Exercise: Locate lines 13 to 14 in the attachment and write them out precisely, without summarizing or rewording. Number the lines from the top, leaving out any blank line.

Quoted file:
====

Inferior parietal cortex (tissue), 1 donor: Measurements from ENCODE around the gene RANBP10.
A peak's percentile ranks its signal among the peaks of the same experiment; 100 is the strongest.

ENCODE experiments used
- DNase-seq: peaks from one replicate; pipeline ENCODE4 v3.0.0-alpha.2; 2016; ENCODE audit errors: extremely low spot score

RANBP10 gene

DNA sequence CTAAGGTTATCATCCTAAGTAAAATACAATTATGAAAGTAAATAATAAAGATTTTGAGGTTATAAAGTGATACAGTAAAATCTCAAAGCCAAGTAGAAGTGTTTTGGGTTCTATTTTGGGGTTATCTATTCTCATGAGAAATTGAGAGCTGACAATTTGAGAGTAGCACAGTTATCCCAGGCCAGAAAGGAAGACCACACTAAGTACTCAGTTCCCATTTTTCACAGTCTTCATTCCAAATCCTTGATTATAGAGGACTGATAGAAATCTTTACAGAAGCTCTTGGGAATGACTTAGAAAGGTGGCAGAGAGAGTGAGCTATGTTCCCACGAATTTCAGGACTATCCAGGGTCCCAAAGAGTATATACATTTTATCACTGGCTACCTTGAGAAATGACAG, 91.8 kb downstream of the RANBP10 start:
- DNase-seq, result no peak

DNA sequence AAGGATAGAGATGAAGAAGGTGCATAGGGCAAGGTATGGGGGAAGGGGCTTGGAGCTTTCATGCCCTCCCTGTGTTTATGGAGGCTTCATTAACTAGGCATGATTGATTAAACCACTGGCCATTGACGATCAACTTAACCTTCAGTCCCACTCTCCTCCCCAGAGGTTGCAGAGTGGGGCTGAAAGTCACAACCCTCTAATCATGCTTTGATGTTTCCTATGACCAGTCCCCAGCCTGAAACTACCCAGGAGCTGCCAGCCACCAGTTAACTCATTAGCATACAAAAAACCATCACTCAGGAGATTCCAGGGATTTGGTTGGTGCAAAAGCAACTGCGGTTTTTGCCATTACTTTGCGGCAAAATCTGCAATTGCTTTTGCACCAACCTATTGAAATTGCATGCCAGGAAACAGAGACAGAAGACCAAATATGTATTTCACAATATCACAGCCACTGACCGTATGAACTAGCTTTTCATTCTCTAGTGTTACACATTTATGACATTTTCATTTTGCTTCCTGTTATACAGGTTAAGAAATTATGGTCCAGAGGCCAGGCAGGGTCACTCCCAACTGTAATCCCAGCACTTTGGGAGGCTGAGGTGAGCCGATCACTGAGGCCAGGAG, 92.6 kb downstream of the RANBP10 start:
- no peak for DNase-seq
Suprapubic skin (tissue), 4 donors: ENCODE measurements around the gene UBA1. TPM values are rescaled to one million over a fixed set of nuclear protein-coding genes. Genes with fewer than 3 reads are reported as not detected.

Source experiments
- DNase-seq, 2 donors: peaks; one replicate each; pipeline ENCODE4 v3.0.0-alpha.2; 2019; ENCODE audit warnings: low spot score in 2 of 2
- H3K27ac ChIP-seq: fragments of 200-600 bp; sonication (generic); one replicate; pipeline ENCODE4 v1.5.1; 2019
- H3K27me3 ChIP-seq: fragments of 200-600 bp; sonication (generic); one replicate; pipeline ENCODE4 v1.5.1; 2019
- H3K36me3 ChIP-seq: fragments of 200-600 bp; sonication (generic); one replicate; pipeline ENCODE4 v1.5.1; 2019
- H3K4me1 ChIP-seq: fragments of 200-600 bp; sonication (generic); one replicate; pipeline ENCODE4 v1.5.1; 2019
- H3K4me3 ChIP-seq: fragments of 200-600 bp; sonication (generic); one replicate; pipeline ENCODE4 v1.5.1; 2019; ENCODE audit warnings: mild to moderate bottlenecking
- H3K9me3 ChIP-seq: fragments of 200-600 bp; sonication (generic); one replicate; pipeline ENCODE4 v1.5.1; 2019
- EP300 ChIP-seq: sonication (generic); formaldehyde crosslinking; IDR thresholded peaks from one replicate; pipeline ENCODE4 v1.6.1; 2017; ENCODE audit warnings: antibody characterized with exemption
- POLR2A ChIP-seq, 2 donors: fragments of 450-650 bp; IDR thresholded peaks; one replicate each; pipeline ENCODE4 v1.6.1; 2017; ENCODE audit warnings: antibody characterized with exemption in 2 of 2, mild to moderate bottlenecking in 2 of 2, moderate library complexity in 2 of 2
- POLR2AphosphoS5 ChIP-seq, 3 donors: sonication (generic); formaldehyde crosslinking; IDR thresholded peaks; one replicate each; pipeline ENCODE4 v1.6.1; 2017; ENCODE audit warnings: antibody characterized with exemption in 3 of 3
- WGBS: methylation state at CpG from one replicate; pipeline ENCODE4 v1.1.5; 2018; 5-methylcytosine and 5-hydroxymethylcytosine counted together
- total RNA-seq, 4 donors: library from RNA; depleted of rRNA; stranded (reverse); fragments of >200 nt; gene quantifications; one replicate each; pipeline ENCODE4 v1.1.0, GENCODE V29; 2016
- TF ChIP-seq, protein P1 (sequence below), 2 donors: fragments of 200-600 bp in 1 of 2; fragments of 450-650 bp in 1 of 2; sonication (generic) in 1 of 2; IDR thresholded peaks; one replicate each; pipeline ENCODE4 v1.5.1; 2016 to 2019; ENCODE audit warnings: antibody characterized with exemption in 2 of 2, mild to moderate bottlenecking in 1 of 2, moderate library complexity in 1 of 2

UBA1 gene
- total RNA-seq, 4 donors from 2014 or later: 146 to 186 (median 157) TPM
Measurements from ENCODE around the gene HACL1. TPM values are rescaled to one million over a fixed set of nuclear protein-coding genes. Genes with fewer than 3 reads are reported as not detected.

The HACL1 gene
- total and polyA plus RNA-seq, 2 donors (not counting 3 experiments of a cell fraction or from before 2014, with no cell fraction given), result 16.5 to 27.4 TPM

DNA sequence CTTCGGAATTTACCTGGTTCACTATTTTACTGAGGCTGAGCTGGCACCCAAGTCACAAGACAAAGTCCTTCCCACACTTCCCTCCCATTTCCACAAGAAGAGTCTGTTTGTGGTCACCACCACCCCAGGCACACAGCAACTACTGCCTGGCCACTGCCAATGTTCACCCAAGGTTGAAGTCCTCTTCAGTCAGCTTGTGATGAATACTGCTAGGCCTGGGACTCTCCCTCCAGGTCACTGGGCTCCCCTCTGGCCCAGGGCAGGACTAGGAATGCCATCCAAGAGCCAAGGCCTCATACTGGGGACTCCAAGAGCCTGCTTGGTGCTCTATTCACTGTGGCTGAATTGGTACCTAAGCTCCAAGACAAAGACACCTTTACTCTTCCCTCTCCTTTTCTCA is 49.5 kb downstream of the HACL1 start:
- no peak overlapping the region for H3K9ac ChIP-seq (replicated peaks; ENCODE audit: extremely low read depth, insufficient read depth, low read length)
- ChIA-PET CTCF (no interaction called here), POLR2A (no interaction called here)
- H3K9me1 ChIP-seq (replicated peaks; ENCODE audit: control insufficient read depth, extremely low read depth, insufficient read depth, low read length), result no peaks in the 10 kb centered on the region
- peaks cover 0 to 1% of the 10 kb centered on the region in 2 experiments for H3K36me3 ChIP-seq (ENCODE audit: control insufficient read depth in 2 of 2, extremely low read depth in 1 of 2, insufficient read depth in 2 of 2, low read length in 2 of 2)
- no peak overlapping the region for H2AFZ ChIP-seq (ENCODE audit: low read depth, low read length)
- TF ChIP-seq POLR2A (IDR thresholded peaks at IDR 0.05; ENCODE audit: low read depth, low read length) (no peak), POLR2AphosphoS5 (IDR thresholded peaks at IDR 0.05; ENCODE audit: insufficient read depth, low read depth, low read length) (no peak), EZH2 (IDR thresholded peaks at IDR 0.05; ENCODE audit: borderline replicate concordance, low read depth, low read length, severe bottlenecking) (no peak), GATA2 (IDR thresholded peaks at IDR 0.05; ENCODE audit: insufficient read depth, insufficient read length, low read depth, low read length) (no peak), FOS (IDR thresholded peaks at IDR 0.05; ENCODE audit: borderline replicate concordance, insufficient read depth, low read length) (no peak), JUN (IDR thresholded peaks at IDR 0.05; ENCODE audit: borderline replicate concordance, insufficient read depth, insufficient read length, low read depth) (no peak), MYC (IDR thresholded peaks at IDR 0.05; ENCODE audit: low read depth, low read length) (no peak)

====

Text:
- H3K27ac ChIP-seq: fragments of 200-600 bp; sonication (generic); one replicate; pipeline ENCODE4 v1.5.1; 2019
- H3K27me3 ChIP-seq: fragments of 200-600 bp; sonication (generic); one replicate; pipeline ENCODE4 v1.5.1; 2019